Highly Fractional Factorial Designs
This chapter discusses factorial designs that are commonly used in designed experiments, but are not necessarily limited to two level factors. These designs are the Plackett-Burman designs and Taguchi's orthogonal arrays.
It was mentioned in Two Level Factorial Experiments that resolution III designs can be used as highly fractional designs to investigate main effects using runs (provided that three factor and higher order interaction effects are not important to the experimenter). A limitation with these designs is that all runs in these designs have to be a power of 2. The valid runs for these designs are 4, 8, 16, 32, etc. Therefore, the next design after the 2 design with 4 runs is the 2 design with 8 runs, and the design after this is the 2 design with 32 runs and so on, as shown in the next table.
Plackett-Burman designs solve this problem. These designs were proposed by R. L. Plackett and J.P. Burman (1946). They allow the estimation of main effects using runs. In these designs, runs are a multiple of 4 (i.e., 4, 8, 12, 16, 20 and so on). When the runs are a power of 2, the designs correspond to the resolution III two factor fractional factorial designs. Although Plackett-Burman designs are all two level orthogonal designs, the alias structure for these designs is complicated when runs are not a power of 2.
As an example, consider the 12-run Plackett-Burman design shown in the figure below.
If 11 main effects are to be estimated using this design, then each of these main effects is partially aliased with all other two factor interactions not containing that main effect. For example, the main effect is partially aliased with all two factor interactions except , , , , , , , , and . There are 45 such two factor interactions that are aliased with .
Due to the complex aliasing, Plackett-Burman designs involving a large number of factors should be used with care. Some of the Plackett-Burman designs available in the DOE folio are included in Appendix C.
Taguchi's Orthogonal Arrays
Taguchi's orthogonal arrays are highly fractional orthogonal designs proposed by Dr. Genichi Taguchi, a Japanese industrialist. These designs can be used to estimate main effects using only a few experimental runs. These designs are not only applicable to two level factorial experiments; they can also investigate main effects when factors have more than two levels. Designs are also available to investigate main effects for certain mixed level experiments where the factors included do not have the same number of levels. As in the case of Placket-Burman designs, these designs require the experimenter to assume that interaction effects are unimportant and can be ignored. A few of Taguchi's orthogonal arrays available in a DOE folio are included in Appendix D.
Some of Taguchi's arrays, with runs that are a power of 2, are similar to the corresponding 2 designs. For example, consider the L4 array shown in figure (a) below. The L4 array is denoted as L4(2^3) in a DOE folio. L4 means the array requires 4 runs. 2^3 indicates that the design estimates up to three main effects at 2 levels each. The L4 array can be used to estimate three main effects using four runs provided that the two factor and three factor interactions can be ignored. Figure (b) below shows the 2 design (defining relation ) which also requires four runs and can be used to estimate up to three main effects, assuming that all two factor and three factor interactions are unimportant. A comparison between the two designs shows that the columns in the two designs are the same except for the arrangement of the columns. In figure (c) below, columns of the L4 array are marked with the name of the effect from the corresponding column of the 2 design.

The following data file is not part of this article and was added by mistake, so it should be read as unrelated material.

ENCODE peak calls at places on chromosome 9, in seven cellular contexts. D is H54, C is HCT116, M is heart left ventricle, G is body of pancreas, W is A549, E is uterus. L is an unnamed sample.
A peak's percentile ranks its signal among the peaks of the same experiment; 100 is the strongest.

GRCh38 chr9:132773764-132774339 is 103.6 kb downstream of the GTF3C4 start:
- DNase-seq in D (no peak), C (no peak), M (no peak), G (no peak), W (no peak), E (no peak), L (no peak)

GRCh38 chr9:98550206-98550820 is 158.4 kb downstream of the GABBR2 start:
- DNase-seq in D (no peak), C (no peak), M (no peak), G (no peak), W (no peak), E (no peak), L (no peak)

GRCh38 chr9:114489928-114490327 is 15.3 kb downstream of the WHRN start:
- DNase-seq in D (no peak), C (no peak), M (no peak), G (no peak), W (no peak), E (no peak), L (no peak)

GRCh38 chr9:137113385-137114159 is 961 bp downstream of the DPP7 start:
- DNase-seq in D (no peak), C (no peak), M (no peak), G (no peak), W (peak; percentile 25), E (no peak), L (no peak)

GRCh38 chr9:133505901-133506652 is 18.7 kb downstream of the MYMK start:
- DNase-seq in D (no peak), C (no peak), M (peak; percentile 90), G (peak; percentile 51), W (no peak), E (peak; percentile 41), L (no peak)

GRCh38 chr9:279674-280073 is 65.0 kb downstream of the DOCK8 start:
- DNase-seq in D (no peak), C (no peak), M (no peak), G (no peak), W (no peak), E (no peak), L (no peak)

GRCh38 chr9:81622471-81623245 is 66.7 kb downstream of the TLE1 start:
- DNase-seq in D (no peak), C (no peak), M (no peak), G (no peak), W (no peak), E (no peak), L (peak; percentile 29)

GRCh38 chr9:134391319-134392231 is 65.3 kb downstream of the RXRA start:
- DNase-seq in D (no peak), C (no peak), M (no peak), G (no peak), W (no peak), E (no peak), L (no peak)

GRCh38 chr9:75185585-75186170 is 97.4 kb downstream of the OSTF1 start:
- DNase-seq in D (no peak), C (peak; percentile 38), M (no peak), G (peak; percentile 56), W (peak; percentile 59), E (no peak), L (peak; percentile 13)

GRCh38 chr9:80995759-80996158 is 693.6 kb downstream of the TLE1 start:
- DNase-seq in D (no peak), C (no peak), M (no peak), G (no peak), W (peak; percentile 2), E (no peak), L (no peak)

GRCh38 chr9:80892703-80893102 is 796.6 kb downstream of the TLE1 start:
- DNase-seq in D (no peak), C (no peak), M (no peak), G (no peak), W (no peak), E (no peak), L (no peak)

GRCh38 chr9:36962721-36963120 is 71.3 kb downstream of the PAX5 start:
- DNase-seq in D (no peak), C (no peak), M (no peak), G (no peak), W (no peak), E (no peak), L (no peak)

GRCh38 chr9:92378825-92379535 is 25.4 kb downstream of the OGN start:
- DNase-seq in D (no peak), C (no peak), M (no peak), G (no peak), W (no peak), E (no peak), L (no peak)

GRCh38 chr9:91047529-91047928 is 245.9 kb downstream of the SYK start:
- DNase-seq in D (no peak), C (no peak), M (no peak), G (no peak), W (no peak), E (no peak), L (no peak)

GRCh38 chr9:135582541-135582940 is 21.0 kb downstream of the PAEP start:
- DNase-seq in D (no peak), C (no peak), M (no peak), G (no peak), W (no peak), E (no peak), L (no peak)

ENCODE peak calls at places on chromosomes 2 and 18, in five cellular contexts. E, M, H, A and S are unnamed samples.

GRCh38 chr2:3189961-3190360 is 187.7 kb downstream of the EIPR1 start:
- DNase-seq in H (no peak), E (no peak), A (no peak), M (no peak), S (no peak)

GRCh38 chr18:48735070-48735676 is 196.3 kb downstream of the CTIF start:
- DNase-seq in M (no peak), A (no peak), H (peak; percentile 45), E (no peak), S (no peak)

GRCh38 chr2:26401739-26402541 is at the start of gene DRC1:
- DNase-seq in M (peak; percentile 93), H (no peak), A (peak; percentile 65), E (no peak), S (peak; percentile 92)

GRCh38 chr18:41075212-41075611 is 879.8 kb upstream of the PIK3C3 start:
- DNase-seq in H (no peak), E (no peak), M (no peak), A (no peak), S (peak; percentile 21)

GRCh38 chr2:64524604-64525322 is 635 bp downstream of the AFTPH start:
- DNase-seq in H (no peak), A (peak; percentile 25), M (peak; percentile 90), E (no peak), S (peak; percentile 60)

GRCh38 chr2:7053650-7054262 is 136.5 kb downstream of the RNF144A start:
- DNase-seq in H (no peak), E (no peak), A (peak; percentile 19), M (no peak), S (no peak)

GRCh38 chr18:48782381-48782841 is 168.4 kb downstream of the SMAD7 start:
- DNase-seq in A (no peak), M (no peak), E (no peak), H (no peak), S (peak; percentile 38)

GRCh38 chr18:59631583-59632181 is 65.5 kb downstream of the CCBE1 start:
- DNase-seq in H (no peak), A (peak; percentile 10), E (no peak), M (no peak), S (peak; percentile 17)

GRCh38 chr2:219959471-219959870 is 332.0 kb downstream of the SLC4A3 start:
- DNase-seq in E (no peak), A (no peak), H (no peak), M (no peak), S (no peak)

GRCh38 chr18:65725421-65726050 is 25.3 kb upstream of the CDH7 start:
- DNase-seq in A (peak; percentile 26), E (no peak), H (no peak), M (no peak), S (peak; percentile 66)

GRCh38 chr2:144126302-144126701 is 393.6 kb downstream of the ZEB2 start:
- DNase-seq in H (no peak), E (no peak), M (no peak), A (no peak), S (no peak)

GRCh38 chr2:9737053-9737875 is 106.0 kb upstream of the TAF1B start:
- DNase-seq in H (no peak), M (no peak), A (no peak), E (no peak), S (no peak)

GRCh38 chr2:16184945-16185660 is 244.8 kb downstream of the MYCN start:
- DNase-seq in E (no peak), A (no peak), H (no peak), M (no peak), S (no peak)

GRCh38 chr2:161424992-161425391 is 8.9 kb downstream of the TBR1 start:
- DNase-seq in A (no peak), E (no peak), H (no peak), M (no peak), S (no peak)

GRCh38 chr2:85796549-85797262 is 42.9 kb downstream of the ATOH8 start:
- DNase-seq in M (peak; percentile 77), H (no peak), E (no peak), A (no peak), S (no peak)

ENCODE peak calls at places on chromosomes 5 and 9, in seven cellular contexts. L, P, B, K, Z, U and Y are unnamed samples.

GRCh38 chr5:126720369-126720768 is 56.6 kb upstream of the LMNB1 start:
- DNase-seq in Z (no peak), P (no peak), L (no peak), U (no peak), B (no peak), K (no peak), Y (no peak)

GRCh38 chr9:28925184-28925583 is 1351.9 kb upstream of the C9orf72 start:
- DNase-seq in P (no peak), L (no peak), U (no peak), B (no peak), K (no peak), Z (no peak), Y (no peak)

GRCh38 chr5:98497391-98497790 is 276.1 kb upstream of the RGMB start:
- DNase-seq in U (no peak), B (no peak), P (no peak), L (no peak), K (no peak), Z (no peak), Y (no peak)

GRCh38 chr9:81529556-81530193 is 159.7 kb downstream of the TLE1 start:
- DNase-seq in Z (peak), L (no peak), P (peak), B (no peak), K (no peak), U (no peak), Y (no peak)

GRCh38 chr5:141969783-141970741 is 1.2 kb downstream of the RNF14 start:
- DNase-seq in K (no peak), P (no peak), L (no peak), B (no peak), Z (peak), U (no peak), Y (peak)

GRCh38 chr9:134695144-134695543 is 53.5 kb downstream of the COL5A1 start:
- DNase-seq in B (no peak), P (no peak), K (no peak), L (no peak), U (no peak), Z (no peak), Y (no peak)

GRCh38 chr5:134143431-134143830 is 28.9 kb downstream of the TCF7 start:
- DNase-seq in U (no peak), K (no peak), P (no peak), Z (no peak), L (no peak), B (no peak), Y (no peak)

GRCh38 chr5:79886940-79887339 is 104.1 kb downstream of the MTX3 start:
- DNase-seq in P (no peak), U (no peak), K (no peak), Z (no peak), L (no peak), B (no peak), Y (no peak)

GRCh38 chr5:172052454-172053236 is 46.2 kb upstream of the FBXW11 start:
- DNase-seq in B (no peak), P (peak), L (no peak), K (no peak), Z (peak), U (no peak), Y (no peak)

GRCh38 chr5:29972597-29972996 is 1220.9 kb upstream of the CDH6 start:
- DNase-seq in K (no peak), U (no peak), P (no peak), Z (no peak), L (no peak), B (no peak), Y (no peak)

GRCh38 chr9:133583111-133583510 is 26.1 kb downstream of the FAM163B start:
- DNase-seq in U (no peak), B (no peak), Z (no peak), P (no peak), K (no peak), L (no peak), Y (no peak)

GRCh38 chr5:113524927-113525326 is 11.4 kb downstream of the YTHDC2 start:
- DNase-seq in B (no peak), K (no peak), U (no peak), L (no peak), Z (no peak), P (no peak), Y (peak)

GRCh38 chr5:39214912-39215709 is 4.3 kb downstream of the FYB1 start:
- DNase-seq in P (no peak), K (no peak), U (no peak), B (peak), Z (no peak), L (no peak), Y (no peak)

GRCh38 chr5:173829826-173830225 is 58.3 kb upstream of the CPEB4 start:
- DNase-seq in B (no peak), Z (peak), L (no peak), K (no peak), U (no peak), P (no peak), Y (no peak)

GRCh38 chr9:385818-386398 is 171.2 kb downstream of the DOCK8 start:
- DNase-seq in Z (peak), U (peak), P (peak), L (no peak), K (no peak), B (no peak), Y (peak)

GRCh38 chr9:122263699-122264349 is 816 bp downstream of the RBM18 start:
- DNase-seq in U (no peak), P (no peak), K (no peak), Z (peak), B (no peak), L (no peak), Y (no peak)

Similarly, consider the L8(2^7) array shown in figure (a) below. This design can be used to estimate up to seven main effects using eight runs. This array is again similar to the 2 design shown in figure (b) below, except that the aliasing between the columns of the two designs differs in sign for some of the columns (see figure (c)).
The L8 array can also be used as a full factorial three factor experiment design in the same way as a design. However, the orthogonal arrays should be used carefully in such cases, taking into consideration the alias relationships between the columns of the array. For the L8 array, figure (c) above shows that the third column of the array is the product of the first two columns. If the L8 array is used as a two level full factorial design in the place of a 2 design, and if the main effects are assigned to the first three columns, the main effect assigned to the third column will be aliased with the two factor interaction of the first two main effects. The proper assignment of the main effects to the columns of the L8 array requires the experimenter to assign the three main effects to the first, second and fourth columns. These columns are sometimes referred to as the preferred columns for the L8 array. To know the preferred columns for any of the orthogonal arrays, the alias relationships between the array columns must be known. The alias relations between the main effects and two factor interactions of the columns for the L8 array are shown in the next table.
The cell value in any () cell of the table gives the column number of the two factor interaction for the th row and th column. For example, to know which column is confounded with the interaction of the first and second columns, look at the value in the ( ) cell. The value of 3 indicates that the third column is the same as the product of the first and second columns. The alias relations for some of Taguchi's orthogonal arrays are available in Appendix E.
Recall the experiment to investigate factors affecting the surface finish of automobile brake drums discussed in Two Level Factorial Experiments. The three factors investigated in the experiment were honing pressure (factor A), number of strokes (factor B) and cycle time (factor C). Assume that you used Taguchi's L8 orthogonal array to investigate the three factors instead of the design that was used in Two Level Factorial Experiments. Based on the discussion in the previous section, the preferred columns for the L8 array are the first, second and fourth columns. Therefore, the three factors should be assigned to these columns. The three factors are assigned to these columns based on the figure (c) above, so that you can easily compare results obtained from the L8 array to the ones included in Two Level Factorial Experiments. Based on this assignment, the L8 array for the two replicates, along with the respective response values, should be as shown in the third table. Note that to run the experiment using the L8 array, you would use only the first, the second and the fourth column to set the three factors.